Russia seeks to consolidate the introduction of its helicopters in new markets. The sturdy aircraft, which once put the focus on the West, now banned for sale by sanctions against Moscow for annexing Ukraine’s Crimean peninsula, diversify their exports as an economic source, but also a source of influence. Russian Helicopters, the main Russian manufacturer, which has already focused efforts to boost political and commercial ties with Asia and the Middle East, is working to consolidate its sales in regions such as Latin America, where it already has more than 350 registered aircraft and drives new large contracts, especially civil, with Argentina, Colombia or Mexico.
Helicopters were part of the traditional mainstay of the Soviet, now Russian, arms export catalog, along with airplanes, armored vehicles, warships, and submarines. “Russian Helicopters is like a Kalashnikov, straightforward and reliable to the end,” describes Ruslán Pujov, director of the Moscow-based CAST defense expert group. “When you look at a Russian helicopter, one of the Mi range, for example, is somewhat rustic, it looks like a tank; When you look at a French one, it’s more like a Swiss watch. Would you rather fight or face an emergency with a tank or with a Swiss watch? ”, Says Pujov, who remarks that the market analysis shows that, in addition, they are economically competitive and cheaper to maintain than others.
After the collapse of the USSR in the 1990s and early 2000s, the company, considered one of the crown jewels of Russian industry and which had been highly competitive against its American rivals, hit a slump in investment and development. But in recent years, thanks also to outside contracts, it is revitalizing its plants. Like Ulan-Ude, in the Buryat region and a few hundred kilometers from Mongolia, founded in 1939.
The factory, which employs about 5,500 people, looks like a small town from Soviet times. With well-kept buildings and gardens, decoration from another time and a solid separation by areas. Now, assures the spokesperson of the plant, Svetlana Usóltseva, although the modernization process is still underway, production is almost entirely digital, with three-dimensional models and a special program. However, parts of the assembly and production are still done manually; almost handmade. “It is all very personalized, it is built according to the client’s requests,” says Usóltseva in a visit organized by the company. At the back of the aseptic warehouse, one of its pale yellow models undergoes the rain test to guarantee total interior insulation. Some of those helicopter skeletons will go to India, Vietnam or other markets. 40% of the plant’s production goes to foreign clients, the spokeswoman says.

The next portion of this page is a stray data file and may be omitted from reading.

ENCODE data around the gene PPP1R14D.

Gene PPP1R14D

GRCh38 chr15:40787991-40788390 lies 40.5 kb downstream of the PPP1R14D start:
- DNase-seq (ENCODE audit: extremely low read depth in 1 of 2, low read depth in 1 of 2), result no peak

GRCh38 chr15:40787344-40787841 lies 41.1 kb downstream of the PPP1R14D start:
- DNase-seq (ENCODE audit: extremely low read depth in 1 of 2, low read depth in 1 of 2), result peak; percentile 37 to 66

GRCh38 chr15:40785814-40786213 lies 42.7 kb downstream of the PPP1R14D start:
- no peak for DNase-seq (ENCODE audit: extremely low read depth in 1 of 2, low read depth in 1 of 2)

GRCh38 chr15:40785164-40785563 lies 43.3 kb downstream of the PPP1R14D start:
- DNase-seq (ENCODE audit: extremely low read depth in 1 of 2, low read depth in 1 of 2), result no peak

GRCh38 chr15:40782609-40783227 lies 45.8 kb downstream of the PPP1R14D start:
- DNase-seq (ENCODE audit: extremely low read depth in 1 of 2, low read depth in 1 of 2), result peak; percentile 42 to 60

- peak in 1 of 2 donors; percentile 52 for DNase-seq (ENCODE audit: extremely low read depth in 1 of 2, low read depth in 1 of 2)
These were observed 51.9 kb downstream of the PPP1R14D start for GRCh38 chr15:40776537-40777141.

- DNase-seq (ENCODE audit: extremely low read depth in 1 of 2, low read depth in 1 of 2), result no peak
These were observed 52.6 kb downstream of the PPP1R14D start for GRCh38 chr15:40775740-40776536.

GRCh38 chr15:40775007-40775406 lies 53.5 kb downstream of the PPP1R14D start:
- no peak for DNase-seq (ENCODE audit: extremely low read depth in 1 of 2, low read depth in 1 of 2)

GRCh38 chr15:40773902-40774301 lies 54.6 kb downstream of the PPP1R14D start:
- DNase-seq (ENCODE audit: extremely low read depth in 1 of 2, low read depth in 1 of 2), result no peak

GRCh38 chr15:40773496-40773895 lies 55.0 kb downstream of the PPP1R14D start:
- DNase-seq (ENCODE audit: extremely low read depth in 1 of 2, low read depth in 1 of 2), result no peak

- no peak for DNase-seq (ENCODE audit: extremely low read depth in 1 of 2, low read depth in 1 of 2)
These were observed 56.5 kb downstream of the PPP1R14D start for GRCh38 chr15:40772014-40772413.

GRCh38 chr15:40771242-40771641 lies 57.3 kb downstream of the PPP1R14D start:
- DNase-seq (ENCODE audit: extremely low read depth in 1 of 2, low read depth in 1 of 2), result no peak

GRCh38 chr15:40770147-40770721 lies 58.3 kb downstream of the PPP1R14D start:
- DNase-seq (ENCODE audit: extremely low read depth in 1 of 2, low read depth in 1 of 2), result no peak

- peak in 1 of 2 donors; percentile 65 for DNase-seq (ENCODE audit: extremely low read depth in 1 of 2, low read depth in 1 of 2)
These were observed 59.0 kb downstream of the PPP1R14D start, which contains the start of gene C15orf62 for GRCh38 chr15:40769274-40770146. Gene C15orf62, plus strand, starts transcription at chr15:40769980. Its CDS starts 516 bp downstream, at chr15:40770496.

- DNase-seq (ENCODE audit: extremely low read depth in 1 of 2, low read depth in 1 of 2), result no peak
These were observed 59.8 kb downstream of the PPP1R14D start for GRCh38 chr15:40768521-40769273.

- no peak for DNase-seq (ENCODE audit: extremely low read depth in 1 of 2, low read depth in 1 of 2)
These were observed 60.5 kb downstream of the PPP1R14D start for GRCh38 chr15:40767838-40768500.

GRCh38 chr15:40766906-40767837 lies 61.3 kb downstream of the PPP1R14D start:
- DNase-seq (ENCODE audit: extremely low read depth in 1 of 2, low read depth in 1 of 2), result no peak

When defense budgets in Russia began to decline after the great rearmament program of the early 2000s, Russian Helicopters sought ways to reduce its dependence on internal military orders and diversified. In 2017, its parent, the powerful state defense corporation Rostec (which owns, among others, part of the Kalashnikov brand), sold 12.5% of the aircraft company to a consortium of investors from Arab countries led by the Fund. Russian Direct Investment (RDIF, the same that has financed the vaccine against covid-19 Sputnik V and coordinates efforts to export it).
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Since then, the exports of its helicopters – which were already reaching China, Thailand, Algeria or Egypt – have expanded in the Middle East and Asia, with million-dollar contracts, for example, with India. In the last decade, Russia’s state arms exporter Rosoboronexport has sold more than 850 helicopters worth about $ 20 billion (about € 17.24 billion) to foreign customers, according to its CEO Alexander Mijeev.